The world’s biggest mining company BHP Billiton has given assurances that cost cutting won’t affect future safety as the death toll mounts in Brazil.
It’s a year that BHP Billiton would rather forget.Lives have been lost, a village has been wiped out and shares in the world’s biggest miner are at 10-year lows.
As the death toll from the Brazilian mine disaster reached at least 10 this week, BHP executives tried to provide some insight into the tragedy which has disrupted the lives of thousands of people and covered their region in mine waste and mud.
A dam burst at the Samarco iron ore mine in Mariana a fortnight ago, unleashing a torrent of muck onto the nearby village of Bento Rodrigues and contaminating drinking water in the region.
In addition to the mounting death toll in Brazil, where eight people remain missing, five BHP employees have lost their lives during the 2015 financial year worldwide.
The death toll has weighed heavily on the executives who have apologised repeatedly in recent weeks.
While weaker commodities prices have forced BHP to slash costs in recent years, the company’s chief executive Andrew MacKenzie gave assurances on Thursday that cost reductions would not affect safety into the future following the Samarco disaster.
Mr Mackenzie told reporters that BHP aimed to ensure its tens of thousands of employees always chose safety over productivity.
“I strongly believe that the way we simplify and make this company more efficient, it actually enhances safety, enhances the health of our workforce,” he said.
Chairman Jac Nasser said the drivers of good safety were also the drivers of good productivity.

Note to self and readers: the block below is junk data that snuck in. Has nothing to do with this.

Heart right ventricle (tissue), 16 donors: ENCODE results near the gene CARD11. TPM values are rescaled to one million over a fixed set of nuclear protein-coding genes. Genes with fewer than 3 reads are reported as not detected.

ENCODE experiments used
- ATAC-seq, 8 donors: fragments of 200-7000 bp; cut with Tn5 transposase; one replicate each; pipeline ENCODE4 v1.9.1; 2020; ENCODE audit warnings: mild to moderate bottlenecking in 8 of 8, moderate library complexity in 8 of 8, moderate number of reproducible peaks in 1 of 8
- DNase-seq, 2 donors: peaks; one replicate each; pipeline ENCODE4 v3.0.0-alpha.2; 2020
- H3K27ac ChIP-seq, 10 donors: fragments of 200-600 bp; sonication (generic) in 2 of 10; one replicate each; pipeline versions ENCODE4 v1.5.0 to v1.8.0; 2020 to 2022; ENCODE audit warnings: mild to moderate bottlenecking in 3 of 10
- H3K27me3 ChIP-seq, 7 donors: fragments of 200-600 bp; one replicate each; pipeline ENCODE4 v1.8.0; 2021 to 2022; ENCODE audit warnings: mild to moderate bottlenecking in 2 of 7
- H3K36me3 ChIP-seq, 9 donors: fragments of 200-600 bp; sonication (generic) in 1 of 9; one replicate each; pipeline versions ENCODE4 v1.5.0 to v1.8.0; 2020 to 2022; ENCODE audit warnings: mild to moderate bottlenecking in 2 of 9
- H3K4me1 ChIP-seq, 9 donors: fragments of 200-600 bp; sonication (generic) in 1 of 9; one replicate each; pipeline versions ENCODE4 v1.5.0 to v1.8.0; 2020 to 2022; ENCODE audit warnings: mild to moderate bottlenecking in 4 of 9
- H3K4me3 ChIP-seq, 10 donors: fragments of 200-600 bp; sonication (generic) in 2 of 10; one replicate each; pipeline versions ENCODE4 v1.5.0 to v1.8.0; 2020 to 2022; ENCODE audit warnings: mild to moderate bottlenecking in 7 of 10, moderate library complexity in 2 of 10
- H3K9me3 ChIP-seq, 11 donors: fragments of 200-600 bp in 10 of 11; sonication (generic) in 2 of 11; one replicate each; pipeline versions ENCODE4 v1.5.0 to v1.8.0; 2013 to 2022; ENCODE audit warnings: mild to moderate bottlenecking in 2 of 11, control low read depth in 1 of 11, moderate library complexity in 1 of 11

“There should not be a trade-off,” he said.
But environmental groups say BHP hasn’t learned from previous tailings dams failures such as the Ok Tedi environmental disaster in Papua New Guinea (PNG) which destroyed villages and disrupted the lives of thousands.
Mr Mackenzie said BHP had created a fund for the clean-up and development in PNG, and it added that it intended to continue its Samarco business.
“There should be no doubt that our desire is to get it back to being a good business again and we are committed very much to the long term,” Mr Mackenzie said.
CMC Markets chief market strategist Michael McCarthy said the company’s shares had lost around a third of their value this year and were just off ten year lows.
“It’s been a tough year,” Mr McCarthy said.
But he said low commodities prices and a potential change to the company’s dividend policy were now factored in to the company’s share price.
Shares in the company closed eight cents higher at $20.50.
Analysts estimate the Brazilian disaster will cost BHP around $1.2 billion over three years.
Still, no one is sure whether the affected areas can be rehabilitated and rebuilt.
One of Brazil’s major river systems, Rio Dolce, remains at risk as the mine waste continues to flow towards the Atlantic Ocean, destroying crops and killing fish.
BHP Billiton plans to publicly release the findings of an external investigation into the Samarco disaster.